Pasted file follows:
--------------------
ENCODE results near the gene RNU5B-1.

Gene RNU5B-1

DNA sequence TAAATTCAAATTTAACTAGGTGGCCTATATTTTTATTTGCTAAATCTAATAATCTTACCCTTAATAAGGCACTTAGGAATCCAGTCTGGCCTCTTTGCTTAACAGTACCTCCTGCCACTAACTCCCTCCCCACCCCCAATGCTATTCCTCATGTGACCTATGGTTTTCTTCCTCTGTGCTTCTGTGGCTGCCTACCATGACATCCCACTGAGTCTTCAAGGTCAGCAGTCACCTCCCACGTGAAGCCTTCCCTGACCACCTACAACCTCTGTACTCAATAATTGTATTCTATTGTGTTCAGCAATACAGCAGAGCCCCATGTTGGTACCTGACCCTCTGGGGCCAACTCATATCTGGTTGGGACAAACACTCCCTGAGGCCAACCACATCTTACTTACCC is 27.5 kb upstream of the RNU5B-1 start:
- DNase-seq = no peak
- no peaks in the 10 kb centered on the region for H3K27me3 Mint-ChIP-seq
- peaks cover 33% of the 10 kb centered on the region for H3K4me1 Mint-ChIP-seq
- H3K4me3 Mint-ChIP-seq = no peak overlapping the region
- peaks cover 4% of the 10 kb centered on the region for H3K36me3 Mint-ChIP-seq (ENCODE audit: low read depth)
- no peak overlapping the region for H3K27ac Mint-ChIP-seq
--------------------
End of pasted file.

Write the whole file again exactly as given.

ENCODE results near the gene RNU5B-1.

Gene RNU5B-1

DNA sequence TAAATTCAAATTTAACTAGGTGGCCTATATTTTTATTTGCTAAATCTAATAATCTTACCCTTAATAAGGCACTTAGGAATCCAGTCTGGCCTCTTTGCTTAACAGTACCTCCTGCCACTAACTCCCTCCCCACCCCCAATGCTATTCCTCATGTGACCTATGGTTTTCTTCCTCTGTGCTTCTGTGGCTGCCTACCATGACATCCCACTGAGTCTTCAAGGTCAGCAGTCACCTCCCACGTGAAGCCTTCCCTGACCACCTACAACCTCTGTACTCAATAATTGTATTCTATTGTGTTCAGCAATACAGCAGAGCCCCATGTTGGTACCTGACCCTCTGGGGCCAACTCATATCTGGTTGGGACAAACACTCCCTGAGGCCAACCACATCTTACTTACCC is 27.5 kb upstream of the RNU5B-1 start:
- DNase-seq = no peak
- no peaks in the 10 kb centered on the region for H3K27me3 Mint-ChIP-seq
- peaks cover 33% of the 10 kb centered on the region for H3K4me1 Mint-ChIP-seq
- H3K4me3 Mint-ChIP-seq = no peak overlapping the region
- peaks cover 4% of the 10 kb centered on the region for H3K36me3 Mint-ChIP-seq (ENCODE audit: low read depth)
- no peak overlapping the region for H3K27ac Mint-ChIP-seq